What I wish I would have done more from the start

I wish I would have started with 4v0 progressing to 4v1 instead of partner passing.

I wish I would have done more dribbling around a small area where they have to look around to avoid colliding with each other, make lots of changes of direction and worked on specific surfaces and movements in this drill (inside, outside, cut, pullback, shoulder fake).

I wish I would have done more 1v1’s and 2v2’s. A trick I learned from a local club is to have a mini 1v1 tournament, where winners move one direction down the line to face more winners and the losers move another direction down the line to face other losers. Games are short, maybe 2-3 minutes. This gets them appropriate level of competition quickly, while also giving them some feedback on where they stand in the team.

I wish I would spent more time inspiring a love for the ball and teaching kids how to have fun with the ball at home and more subtly teaching them how to play pickup. That last one is tricky. You have to let the kids figure out the rules, and when you correct them, you have to let them know why, so they might think to repeat that adjustment when they are playing on their own.

One example: In practice, the stronger kids always wanted to team up so they could dominate the others. That might work in the practice where the other kids are captive. But, in the yard, the other kids will simply not play. So, if the stronger kids want to encourage the others to play, they have to learn to make the balancing adjustments to keep everyone interested.

I wish I would have instilled the value that practice is where you come to learn to play as a team and that learning basics like trapping, dribbling, passing and shooting is their responsibility and if they don’t fulfill their responsibility, there will come a time that they will not make the cut.

I wish I would have instilled from day one that the point is to keep the ball with the team and turnovers aren’t good. I see way too many older soccer players that still don’t seem to grasp that idea.

A good session

A good session for young kids is 10 minutes of progressives dribbling using the area activity I mention above.

Another 10-15 minutes of 4v0 or 4v1 rondos.

10 minutes of 1v1s or 2v2s

20 minutes of team scrimmage, reinforcing game principles and referring back to coaching points in the previous activities

Example of simple brilliance in soccer coaching

I highly recommend that soccer coaches listen to this short 3Four3 podcast for a good example of how to coach an important, and mostly overlooked, skill in soccer: receiving across the body.

As you learn this activity, there’s at least 10 things it can help you coach. Maintain open stance to maximize next option. Receive across the body. Call for pass. Check to/get open for the pass. Play simple. Play fast. Receive. Pass. Defending, how to apply pressure to force direction of play and mistakes.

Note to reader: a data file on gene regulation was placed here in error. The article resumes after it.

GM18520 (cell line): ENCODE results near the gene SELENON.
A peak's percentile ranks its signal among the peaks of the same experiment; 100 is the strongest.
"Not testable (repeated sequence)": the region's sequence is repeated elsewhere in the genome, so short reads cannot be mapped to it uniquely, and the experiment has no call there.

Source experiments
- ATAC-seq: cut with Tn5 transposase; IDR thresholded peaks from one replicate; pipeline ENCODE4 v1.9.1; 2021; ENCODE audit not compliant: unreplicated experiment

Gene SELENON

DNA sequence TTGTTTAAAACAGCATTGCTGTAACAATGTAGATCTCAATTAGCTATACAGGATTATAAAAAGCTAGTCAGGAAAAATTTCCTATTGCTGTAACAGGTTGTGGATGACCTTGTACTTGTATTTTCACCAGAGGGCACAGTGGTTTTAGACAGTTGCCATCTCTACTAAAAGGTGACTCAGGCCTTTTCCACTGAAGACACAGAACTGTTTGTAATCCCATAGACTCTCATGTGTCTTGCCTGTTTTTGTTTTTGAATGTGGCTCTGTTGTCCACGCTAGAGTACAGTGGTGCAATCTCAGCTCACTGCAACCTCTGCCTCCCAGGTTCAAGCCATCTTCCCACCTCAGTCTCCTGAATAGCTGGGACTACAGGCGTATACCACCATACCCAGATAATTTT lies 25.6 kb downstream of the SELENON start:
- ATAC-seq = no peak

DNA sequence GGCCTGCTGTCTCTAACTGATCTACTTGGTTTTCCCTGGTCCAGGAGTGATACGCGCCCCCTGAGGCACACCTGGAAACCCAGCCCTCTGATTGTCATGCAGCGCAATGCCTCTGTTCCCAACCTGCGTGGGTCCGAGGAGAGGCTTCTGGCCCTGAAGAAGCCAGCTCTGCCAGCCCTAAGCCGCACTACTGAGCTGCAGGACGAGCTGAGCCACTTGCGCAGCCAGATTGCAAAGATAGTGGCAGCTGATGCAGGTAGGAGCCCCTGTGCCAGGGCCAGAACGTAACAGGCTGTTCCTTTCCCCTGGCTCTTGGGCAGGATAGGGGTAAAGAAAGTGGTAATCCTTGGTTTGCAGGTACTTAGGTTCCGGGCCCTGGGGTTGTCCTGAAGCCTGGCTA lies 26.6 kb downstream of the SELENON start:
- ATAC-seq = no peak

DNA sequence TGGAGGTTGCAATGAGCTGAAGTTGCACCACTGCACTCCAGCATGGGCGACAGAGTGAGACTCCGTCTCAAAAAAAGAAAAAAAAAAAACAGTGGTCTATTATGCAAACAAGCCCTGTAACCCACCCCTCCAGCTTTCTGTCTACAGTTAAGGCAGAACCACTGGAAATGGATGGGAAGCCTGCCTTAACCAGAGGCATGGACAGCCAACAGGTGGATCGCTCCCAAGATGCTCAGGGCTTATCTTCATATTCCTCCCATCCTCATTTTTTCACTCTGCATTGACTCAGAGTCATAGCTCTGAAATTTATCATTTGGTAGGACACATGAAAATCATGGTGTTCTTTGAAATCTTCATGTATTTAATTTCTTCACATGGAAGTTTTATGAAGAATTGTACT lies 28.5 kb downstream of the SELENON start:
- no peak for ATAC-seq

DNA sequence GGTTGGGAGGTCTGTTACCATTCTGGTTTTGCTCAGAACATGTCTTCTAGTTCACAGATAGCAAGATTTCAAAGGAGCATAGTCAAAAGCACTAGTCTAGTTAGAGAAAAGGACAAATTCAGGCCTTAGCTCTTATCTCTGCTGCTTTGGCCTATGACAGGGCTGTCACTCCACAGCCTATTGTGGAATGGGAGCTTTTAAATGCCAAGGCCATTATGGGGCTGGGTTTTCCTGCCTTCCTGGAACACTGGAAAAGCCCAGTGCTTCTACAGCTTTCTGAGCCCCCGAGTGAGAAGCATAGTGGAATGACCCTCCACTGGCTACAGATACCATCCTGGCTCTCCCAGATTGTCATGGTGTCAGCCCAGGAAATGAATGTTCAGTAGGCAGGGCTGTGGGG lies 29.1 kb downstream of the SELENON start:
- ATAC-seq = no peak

As a side note, I’ve used the 3Four3’s versions of the 4v0 and 4v1’s in my practices because they work on more fundamental game concepts than the standard versions.

Here’s an example:

A standard 4v1 has four kids stand on the corner cones of a square and pass to keep the ball away from the defender in the middle. This trains players to stand like statues in games waiting for the ball to come to them.

In 3Four3’s 4v1, players stand between cones, on the side of the square (instead of on the corner), and move side to side between the cones, to check toward the person with the ball to get open.

This provides training on three game skills in addition to passing and receiving across the body — moving to support passes, anticipating the next pass and communicating.

All these things improve the team’s speed of play.

My additional 4v0 and 4v1 recommendations

Use 4v0 is for when kids can’t receive and pass under pressure, yet. That’s when they can’t string more than 3-5 passes together consistently.

But, without a defender, however, intensity and focus drop quickly.

One way I’ve found to keep the intensity up and teach more stuff in the 4v0 is to have the player with the ball pass to the first person who calls for it.

This creates a competition between the two passing options, to see who can call for it first, and they quickly learn the sooner they call for it the better — even before the ball gets to the receiver.

So, this automatically teaches anticipation and communication. It also helps the passer start evaluating options before receiving the ball, instead of waiting to decide after getting it.

Giving the player with the ball a simple decision to make helps things, too. Without that, he or she too often overthinks their next pass, which slows ball movement, and reduces intensity.

By overthinking, I mean that they consider way too much. I can see the wheels turning when they’re deciding who to pass to. It can range from ‘what fancy trick am I going to do to show off’, ‘who’s my best friend right now’ or ‘she dissed me in the last drill, so I’m not passing the ball to her.’

Giving them the simple decision framework cuts out this nonsense.

Anson Dorrance on 3Four3

The 3Four3 podcast with guest Anson Dorrance is a great listen!

I wish I would have heard when I was starting out in soccer.

Anson is good with words.

I wasn’t surprised, deep in the podcast when he explained he had an English major, thinks language is important and seeks to use language to inspire and motivate. It shows. He communicates simply and very effectively.

I thought Anson did the best job I’ve heard, so far, of explaining a few elusive soccer concepts.

Direct vs. Indirect Soccer plus Development vs. Winning

Being able to play both styles is important. But learning to play indirect takes time and patience.

This is him, paraphrased:

At U10/U12 and below wins come from direct soccer and putting a couple fast kids up front and a couple kids with big kicks at the back and sending the ball forward for the fast kids to run onto and finish.

This an example of winning that doesn’t develop.

Direct quote:

“Development is all about creating a philosophy of player development that doesn’t have as its priority the most effective way to win [for young ages] because the most effective way to win at a U12 level is what I described [direct soccer].”

Seven elements of athletic character

He has seen his share of talented players that lacked a few of these and it doesn’t go well. He looks for these traits:

  • self discipline
  • competitive fire
  • self belief
  • love of the ball
  • love of playing the game
  • love of watching the game
  • grit

The importance of 1v1’s

I thought it was a odd sign from the universe that I listened to this podcast on the same day I read about Belgium’s approach to youth soccer.

Dorrance coached the US WNT when the team members didn’t get much opportunity to train together. He encouraged them all to play the game in it’s simplest form — 1v1’s — on their own. Many of them were dating high-level men soccer players, and they played a lot of 1v1’s against them. He credits this as key to the success of his World Cup winning team.